RSNO Tchaikovsky Pathétique, Usher Hall, Review

Rating (out of 5)
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Royal Scottish National Orchestra
Scriabin, Rêverie; Prokofiev, Violin Concerto No 2; Tchaikovsky, Symphony No 6 Pathétique
Nikolaj Znaider (conductor), Sergei Krylov (violin)
Running time

Moscow-born Alexander Scriabin's four minute Rêverie was the musically simple but enticing opening to a concert from three Russian composers. It was written for Scriabin's publisher Belyayev, his great supporter at the outset of his career. Rimsky-Korsakov conducted its first performance in 1898. What Bill Chandler told us at the pre-concert talk was extraordinary - nobody but nobody in the Orchestra knew the piece.

The second of Prokofiev's two violin concertos came some time after the first and is considered far more mature. It's a familiar and much loved work, but takes a very talented solo violin player to give it full credit. What better for us than to have Moscow-born Sergei Krylov. Bill Chandler had him as his guest in the Upper Foyer Gallery beforehand. Two violin players discussing the violin concerto was a treat. But overshadowing the conversation was the over-arching influence of the concert's conductor, 41-year-old Nikolaj Znaider, who is himself a world renowned solo violinist. We gathered that in the two days of rehearsal, violin soloist and conductor, although friends, were in awe of one another.

Following considerable applause at the end of the Prokofiev, Sergei Krylov gave us his party piece. I wasn't the only one to comment afterwards that whilst the audience was enthralled, every member of the Orchestra looked on in sheer amazement.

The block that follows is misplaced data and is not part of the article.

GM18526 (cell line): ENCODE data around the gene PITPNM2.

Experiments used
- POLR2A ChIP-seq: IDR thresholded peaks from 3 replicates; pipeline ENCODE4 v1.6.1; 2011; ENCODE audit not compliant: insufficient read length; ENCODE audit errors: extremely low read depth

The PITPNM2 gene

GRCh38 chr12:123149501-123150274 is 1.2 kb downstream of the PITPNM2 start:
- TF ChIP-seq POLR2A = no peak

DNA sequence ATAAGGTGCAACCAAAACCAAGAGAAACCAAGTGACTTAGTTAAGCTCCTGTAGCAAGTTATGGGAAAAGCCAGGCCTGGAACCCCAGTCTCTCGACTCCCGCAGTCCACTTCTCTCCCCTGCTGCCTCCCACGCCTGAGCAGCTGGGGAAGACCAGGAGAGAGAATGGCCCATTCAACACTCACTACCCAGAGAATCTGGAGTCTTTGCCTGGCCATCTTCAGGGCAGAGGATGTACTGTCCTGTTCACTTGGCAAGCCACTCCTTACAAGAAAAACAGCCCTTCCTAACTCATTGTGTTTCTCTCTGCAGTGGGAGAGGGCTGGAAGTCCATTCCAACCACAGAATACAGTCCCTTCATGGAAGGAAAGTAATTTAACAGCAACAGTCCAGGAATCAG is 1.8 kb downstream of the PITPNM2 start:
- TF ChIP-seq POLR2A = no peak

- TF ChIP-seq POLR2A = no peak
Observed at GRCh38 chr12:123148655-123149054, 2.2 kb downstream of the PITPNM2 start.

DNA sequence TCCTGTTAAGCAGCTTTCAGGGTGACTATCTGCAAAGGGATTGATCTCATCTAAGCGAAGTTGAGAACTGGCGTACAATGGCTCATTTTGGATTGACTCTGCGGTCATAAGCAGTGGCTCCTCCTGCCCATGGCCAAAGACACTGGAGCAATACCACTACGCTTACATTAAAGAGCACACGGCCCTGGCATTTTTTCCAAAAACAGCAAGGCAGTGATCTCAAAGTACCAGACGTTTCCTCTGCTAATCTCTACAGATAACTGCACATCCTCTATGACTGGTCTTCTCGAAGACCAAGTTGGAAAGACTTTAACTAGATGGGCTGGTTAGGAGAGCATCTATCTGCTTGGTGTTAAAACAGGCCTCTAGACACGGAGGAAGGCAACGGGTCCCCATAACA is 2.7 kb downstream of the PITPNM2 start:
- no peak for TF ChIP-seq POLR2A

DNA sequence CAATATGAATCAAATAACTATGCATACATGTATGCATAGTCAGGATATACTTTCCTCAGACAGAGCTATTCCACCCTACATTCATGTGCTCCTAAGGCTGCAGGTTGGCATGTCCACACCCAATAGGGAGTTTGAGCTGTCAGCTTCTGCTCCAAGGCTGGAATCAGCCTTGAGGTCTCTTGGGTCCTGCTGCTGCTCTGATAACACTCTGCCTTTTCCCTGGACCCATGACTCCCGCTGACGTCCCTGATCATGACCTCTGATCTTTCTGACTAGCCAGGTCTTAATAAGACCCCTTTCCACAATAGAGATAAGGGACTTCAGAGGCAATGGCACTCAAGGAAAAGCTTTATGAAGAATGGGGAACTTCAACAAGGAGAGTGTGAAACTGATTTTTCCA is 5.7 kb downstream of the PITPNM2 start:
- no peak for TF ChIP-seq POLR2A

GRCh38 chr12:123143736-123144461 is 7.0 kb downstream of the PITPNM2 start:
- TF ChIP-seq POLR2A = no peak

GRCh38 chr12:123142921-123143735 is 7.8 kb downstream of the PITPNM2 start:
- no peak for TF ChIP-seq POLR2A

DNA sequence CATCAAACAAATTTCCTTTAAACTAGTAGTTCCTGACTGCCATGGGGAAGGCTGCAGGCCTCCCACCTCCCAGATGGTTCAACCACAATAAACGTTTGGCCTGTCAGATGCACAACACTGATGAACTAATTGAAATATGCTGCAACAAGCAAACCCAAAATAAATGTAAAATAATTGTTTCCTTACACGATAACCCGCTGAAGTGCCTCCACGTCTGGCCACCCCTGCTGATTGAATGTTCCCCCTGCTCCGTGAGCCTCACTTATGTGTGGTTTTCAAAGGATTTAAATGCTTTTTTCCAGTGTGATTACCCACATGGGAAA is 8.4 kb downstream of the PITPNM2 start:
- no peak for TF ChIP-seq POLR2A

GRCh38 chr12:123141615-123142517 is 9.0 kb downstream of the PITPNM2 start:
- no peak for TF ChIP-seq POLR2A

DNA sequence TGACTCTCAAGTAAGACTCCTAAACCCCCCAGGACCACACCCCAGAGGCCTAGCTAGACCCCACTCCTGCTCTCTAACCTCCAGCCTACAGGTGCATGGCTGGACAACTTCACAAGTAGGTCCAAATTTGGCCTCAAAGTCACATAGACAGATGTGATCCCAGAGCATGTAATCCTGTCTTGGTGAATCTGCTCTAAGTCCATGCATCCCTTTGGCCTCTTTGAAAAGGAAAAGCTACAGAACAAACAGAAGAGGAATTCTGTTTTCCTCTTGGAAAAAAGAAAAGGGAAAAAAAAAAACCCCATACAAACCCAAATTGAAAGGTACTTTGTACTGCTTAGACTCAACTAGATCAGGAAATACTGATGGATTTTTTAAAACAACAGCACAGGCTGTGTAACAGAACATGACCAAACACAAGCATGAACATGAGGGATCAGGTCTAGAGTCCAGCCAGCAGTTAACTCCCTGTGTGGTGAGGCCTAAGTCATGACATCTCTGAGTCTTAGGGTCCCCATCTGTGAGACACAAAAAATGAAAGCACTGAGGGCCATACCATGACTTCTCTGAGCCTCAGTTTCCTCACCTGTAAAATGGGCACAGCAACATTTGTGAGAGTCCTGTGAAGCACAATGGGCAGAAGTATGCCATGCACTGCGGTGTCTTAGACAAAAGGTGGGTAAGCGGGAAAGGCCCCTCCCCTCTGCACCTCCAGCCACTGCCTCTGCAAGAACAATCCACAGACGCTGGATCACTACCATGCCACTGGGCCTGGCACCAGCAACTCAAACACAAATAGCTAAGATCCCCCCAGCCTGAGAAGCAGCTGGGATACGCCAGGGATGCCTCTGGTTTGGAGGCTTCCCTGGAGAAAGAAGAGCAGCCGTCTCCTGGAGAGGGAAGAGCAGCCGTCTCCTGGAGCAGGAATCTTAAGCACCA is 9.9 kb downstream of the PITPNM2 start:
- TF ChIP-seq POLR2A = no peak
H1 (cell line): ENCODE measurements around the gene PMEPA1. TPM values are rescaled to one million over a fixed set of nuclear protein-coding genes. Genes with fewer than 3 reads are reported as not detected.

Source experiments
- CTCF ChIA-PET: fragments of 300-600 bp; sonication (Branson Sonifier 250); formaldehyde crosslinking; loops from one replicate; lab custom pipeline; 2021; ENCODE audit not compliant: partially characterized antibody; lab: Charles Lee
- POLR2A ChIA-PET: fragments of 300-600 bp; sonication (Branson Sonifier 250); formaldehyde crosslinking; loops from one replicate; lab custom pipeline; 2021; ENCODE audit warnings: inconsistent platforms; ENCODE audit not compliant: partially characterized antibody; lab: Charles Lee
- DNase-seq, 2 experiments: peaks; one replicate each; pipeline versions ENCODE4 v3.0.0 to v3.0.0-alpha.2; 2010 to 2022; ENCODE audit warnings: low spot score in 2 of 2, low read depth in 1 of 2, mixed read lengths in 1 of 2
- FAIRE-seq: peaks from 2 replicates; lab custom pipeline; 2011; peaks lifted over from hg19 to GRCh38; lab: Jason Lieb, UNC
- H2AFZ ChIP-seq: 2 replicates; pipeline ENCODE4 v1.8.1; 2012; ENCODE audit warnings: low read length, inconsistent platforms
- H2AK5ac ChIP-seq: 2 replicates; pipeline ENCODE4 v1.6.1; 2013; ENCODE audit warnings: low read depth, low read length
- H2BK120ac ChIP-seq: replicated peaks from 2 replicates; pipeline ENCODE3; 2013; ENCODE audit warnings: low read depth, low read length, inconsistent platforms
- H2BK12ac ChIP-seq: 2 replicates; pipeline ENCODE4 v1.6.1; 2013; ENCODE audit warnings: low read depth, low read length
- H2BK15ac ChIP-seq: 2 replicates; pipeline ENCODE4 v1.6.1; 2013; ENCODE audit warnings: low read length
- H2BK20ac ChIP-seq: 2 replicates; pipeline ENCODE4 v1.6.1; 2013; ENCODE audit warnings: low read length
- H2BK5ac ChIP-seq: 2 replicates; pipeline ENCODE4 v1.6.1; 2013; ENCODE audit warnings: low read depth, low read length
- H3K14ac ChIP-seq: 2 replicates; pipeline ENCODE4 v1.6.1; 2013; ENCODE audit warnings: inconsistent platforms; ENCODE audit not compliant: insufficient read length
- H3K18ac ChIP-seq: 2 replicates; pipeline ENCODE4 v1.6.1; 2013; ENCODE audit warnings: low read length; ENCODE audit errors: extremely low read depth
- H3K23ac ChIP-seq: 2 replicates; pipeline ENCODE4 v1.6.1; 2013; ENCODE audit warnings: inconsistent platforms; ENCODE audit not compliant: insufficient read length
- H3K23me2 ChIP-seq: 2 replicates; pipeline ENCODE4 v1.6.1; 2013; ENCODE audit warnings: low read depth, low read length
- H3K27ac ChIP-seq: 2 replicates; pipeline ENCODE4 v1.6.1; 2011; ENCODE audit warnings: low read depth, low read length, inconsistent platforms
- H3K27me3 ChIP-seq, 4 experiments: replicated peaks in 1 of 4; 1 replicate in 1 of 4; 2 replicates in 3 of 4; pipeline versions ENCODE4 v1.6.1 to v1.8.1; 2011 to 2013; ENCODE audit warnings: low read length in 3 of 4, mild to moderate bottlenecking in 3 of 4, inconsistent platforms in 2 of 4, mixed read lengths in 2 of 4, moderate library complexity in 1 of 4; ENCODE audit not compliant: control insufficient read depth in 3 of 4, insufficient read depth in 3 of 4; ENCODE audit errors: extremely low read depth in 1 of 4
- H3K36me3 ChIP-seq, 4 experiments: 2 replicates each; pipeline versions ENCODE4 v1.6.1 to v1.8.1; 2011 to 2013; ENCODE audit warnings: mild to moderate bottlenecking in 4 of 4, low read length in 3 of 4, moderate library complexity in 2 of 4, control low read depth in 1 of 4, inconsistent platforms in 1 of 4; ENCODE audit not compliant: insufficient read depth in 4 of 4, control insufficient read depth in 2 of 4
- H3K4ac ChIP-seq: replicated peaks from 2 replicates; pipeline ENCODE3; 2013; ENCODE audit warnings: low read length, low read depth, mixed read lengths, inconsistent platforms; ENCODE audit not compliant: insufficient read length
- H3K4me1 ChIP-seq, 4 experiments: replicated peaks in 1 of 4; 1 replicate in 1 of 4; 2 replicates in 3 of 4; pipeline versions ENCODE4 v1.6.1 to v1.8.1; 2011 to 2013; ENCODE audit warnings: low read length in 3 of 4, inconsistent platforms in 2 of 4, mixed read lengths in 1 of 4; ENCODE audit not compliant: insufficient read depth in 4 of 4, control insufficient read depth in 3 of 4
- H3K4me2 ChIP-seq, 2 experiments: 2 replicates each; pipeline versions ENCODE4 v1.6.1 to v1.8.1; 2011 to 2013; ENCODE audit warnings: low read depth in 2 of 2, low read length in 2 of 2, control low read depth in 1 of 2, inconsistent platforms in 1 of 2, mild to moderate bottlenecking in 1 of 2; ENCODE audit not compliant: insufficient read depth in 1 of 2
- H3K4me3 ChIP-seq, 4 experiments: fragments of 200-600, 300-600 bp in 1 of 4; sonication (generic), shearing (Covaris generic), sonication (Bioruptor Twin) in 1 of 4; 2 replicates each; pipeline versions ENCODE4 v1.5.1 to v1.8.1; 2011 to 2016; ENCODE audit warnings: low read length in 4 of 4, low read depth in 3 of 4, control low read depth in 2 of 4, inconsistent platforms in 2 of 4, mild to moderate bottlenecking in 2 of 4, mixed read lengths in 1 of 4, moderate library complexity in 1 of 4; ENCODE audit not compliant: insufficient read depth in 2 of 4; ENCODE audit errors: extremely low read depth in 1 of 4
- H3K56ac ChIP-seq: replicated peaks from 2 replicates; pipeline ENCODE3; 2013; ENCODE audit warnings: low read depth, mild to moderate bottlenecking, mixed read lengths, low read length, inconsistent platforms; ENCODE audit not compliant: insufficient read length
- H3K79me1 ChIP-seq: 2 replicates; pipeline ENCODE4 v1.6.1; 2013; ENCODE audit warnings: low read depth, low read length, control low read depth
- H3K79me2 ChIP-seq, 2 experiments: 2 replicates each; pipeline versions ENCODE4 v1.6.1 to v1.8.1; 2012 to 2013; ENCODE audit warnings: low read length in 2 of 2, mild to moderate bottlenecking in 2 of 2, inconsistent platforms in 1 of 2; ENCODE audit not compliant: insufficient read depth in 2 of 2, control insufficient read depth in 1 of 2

Tchaikovsky's Symphony No 6 Pathétique is another favourite but with a sad history - for the composer died just days after its first performance in 1893. We are left with a mystery of why the work was written. Whilst its first movement started gloomily, built up to an almighty height before dropping down, the second in five beats to the bar was taken from Russian dance. Bill Chandler had told the pre-concert talk that nobody would mind if there was applause at the end of the march which was the third movement, and so there was, although quickly quietened as Nikolaj Znaider had the Orchestra into the slow fourth. Realising Tchaikovsky's imminent death seemed appropriate as the music faded away.

A particularly fine concert of some of Russia's best known orchestral music, considerably enhanced by an inspirational conductor and fascinating soloist.

Performance: Friday 28th April 2017 at 7.30pm